Blaidd Drwg wrote:
Shafpocalypse Now wrote:
Work capacity is a trainable quality. This is where the HIT and Heavy Duty and Hardgainers of years past went wrong.
we were joking the other night about "hardgainers"
No one could recall seeing a hard gainer who did the basics with good form.
Or one that ate breakfast, or didn't fritter away their sleep on a regular basis because they were gaming or binge watching some dumbass series on Netflix...
Things are a little more complex for working adults with a family and responsibilities beyond training, of course, and if your goals are soft maybe it doesn't matter that much. But, generally, training should show an upward trend of volume with many peaks and valleys and long plateaus. I don't know why this is even a discussion...
My guess is, as to why it is a discussion, is because people (raising my hand here), have trouble balancing long term goals and planning with short term needs. Especially people who are not coaches or coached.
Good coaches...strength, track, powerlifting, whatever, are well versed in taking an athlete through a long process of progression. Years not weeks. (Well not fitness coaches. Those guys seem to think in 6 week blocks.) They take people through definite stages....beginner, intermediate, advanced.....they understand that to get from level X to level Z you need to do this....and that the progress is not going to be linear.
Regular people, like me, have trouble establishing long term goals and sketching out multi year plans to meet them. Let alone sticking with anything more than six weeks.
We get bored...we're stupid....we follow whatever we hear even if it has no bearing to what we did the last six weeks......I am going to build my deadlift this month! Hey, I think this month I am going to work on kayaking....progress in something takes effort over years...not weeks.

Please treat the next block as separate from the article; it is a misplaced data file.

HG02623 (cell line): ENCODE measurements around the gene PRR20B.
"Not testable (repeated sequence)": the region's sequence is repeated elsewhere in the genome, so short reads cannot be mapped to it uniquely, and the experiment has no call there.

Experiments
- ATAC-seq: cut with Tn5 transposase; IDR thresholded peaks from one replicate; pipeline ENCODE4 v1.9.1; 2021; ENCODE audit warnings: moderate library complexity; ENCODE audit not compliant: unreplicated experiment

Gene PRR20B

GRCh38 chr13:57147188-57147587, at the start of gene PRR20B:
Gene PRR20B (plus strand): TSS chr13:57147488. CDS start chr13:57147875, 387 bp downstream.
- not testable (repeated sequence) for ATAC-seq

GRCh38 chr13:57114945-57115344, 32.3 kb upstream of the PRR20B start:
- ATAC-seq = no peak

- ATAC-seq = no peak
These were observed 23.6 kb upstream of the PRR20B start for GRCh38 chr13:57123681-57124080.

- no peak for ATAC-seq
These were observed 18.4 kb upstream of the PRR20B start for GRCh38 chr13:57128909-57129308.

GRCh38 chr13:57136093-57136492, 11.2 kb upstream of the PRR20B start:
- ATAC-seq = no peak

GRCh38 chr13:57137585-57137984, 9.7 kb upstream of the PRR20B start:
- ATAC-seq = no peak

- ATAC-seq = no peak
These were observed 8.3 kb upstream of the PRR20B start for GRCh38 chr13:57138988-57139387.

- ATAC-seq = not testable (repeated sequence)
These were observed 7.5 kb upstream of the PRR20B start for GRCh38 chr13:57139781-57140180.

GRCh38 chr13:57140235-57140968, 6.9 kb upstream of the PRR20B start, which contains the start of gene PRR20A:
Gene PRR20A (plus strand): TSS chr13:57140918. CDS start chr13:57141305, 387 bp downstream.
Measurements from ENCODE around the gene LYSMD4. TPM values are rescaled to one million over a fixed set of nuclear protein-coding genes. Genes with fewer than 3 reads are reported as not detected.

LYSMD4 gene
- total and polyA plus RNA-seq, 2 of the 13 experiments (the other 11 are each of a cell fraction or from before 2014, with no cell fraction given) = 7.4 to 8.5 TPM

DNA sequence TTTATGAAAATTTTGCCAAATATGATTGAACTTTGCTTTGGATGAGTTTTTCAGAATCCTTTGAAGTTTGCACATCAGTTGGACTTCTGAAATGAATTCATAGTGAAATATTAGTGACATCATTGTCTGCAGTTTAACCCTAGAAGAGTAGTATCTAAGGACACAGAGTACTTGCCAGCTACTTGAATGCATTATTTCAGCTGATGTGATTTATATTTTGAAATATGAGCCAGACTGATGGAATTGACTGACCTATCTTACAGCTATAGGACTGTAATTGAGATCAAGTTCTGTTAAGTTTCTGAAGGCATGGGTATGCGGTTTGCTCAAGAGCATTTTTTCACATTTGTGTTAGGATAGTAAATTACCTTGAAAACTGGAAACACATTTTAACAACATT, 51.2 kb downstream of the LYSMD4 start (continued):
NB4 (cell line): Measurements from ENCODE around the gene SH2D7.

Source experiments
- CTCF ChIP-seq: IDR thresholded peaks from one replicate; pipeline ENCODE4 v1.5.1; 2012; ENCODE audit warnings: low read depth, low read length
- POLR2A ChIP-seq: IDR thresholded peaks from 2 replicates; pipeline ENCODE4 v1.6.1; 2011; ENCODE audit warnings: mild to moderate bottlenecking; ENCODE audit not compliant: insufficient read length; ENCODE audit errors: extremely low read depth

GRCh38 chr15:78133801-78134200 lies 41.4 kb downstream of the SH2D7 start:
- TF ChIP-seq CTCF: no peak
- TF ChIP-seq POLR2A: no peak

I was actually just thinking of these two things. A multi-year plan for running.......as well as the difference between me, a guy who just goes out and runs, vs. my coworker who is part of a running club. She has running friends, they train together, they have "coaches" who plan out their schedules leading up to big races.......everything she does is meshed in with her running club. She is much more likely to keep running vs. me. There is no one I let down if I don't go out for my long run...no one is messaging me if I don't show up Tuesday for a tempo run.
Here is the multi-year running plan I came up with for myself: Basic goal, to be able to run 5/10k distances FAST.
Year one (this year) - 1 weekend long run (cap at 10) 1 short, harder run (3-5 miles) each week. Slowly integrate a third "slow run."
Run the April 5K....find good target fall 10K.
Year two - 1 weekend long, 2 short, "harder" runs each week. (3-5). Slowly integrate a 4th "slow" run over the course of the year. (on weekend.) (4 runs per week.)
Run the April 5K and the fall 10K
Year three - 1 weekend long, 1 weekend slow. 1 week day medium. 1 weekday speed session. (4 runs per week.)
Follow an intermediate level plan for the 5K and 10K.
A "long run" can be substituted with a fun run. Fun run is just to cover distance well and enjoy self, up to half marathon distance. Speed/time goals are for the April 5K and the the fall 10K.
Over the course of three years that would take me from 2-3 days a week to 4 days a week. It might be a shitty plan. But it is thinking about progression over the course of years as opposed to weeks.
Now contrast that with what I will actually do......next month I'll think "I need to ramp this up!" and start trying to run every day and add hills and sprints. My knees will start hurting and I'll think...."This suck! I should go back to kettlebells." Then after a couple of weeks...."why did I give up running! I was feeling great!" And my first run back I'll try to go 7 miles even though the most I'd gone while I was training was 6 because I decide I want to run the local marathon in 8 weeks......